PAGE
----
During active dry yeast (ADY) production process, cells are exposed to multiple stresses, such as thermal, oxidative and hyperosmotic shock. Previously, by analysing cells in exponential growth phase, we selected an indigenous Saccharomyces cerevisiae wine strain, namely CD-6Sc, for its higher tolerance to desiccation and higher expression of specific desiccation stress-related genes in comparison to other yeast strains. In this study, we performed a desiccation treatment on stationary phase cells by comparing the efficacy of two different methods: a 'laboratory dry test' on a small scale (mild stress) and a treatment by spray-drying (severe stress), one of the most appropriate preservation method for yeasts and other micro-organisms. The expression of selected desiccation-related genes has been also assessed in order to validate predictive markers for desiccation tolerance. Our data demonstrate that the 'mild' and the 'severe' desiccation treatments give similar results in terms of cell recovery, but the choice of marker genes strictly depends on the growth phase in which cells undergo desiccation. The indigenous CD-6Sc was ultimately identified as a high dehydration stress-tolerant indigenous strain suitable for ADY production. This study highlights the exploitation of natural yeast biodiversity as a source of hidden technological features and as an alternative approach to strain improvement by genetic modifications.

Identification by phenotypic and genetic approaches of an indigenous Saccharomyces cerevisiae wine strain with high desiccation tolerance

Guaragnella N;
2017

Abstract

During active dry yeast (ADY) production process, cells are exposed to multiple stresses, such as thermal, oxidative and hyperosmotic shock. Previously, by analysing cells in exponential growth phase, we selected an indigenous Saccharomyces cerevisiae wine strain, namely CD-6Sc, for its higher tolerance to desiccation and higher expression of specific desiccation stress-related genes in comparison to other yeast strains. In this study, we performed a desiccation treatment on stationary phase cells by comparing the efficacy of two different methods: a 'laboratory dry test' on a small scale (mild stress) and a treatment by spray-drying (severe stress), one of the most appropriate preservation method for yeasts and other micro-organisms. The expression of selected desiccation-related genes has been also assessed in order to validate predictive markers for desiccation tolerance. Our data demonstrate that the 'mild' and the 'severe' desiccation treatments give similar results in terms of cell recovery, but the choice of marker genes strictly depends on the growth phase in which cells undergo desiccation. The indigenous CD-6Sc was ultimately identified as a high dehydration stress-tolerant indigenous strain suitable for ADY production. This study highlights the exploitation of natural yeast biodiversity as a source of hidden technological features and as an alternative approach to strain improvement by genetic modifications.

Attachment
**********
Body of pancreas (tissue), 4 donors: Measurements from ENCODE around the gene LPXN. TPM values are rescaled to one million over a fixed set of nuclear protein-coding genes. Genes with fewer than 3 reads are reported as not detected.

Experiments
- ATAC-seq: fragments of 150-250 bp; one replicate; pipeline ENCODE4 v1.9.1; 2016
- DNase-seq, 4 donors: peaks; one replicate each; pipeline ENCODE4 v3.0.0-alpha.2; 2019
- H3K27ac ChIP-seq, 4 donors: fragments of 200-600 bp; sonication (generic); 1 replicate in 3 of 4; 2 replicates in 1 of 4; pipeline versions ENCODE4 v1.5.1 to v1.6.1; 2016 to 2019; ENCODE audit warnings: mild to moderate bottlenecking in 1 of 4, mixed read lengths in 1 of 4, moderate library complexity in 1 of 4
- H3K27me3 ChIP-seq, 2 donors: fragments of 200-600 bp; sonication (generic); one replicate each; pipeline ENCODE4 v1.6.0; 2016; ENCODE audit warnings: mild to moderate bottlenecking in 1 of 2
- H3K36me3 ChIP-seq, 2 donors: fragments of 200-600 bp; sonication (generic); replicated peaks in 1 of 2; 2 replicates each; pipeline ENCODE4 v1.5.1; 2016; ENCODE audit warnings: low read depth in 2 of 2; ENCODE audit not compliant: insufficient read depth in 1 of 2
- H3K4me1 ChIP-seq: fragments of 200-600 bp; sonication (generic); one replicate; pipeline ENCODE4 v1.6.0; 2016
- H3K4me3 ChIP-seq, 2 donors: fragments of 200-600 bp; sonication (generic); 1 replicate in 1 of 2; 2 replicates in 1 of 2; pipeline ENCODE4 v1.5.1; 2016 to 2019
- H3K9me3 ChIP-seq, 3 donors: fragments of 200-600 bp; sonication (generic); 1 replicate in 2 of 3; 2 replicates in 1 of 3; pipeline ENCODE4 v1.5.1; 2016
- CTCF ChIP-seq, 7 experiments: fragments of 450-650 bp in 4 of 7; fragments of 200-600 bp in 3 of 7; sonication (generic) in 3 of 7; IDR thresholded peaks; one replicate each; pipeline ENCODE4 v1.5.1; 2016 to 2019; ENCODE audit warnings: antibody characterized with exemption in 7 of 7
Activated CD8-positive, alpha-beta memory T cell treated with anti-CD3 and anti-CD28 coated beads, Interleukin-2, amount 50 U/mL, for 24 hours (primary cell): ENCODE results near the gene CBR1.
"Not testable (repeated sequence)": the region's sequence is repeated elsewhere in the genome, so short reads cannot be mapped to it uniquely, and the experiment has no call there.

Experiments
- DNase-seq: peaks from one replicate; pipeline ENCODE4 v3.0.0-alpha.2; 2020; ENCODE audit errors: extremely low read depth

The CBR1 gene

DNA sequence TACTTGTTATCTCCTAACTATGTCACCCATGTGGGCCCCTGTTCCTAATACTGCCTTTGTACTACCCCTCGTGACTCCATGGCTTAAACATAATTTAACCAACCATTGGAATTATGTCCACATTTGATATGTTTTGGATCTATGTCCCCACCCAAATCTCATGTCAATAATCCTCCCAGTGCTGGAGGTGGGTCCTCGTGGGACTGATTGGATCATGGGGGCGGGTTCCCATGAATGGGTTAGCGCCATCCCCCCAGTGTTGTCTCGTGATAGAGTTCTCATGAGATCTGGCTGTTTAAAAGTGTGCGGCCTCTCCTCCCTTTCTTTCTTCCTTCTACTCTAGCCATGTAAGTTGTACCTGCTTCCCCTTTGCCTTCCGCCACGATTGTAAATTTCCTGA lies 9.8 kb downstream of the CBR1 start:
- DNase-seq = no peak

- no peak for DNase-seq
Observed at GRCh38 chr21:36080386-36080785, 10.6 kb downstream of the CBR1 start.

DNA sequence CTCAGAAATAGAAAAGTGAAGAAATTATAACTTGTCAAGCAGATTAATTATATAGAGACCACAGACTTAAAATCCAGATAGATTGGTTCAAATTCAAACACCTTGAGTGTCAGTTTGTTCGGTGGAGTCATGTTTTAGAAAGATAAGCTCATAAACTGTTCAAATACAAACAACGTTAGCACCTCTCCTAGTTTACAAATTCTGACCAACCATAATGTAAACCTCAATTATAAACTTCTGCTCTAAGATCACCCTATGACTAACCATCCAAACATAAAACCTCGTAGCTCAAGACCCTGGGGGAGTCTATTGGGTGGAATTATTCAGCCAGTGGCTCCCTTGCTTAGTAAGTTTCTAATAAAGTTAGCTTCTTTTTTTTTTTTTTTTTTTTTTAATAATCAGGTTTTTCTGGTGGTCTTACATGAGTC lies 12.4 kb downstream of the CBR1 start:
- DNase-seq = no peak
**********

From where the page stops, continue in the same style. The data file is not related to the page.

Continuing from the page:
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Utilizza questo identificativo per citare o creare un link a questo documento: http://hdl.handle.net/11586/295442
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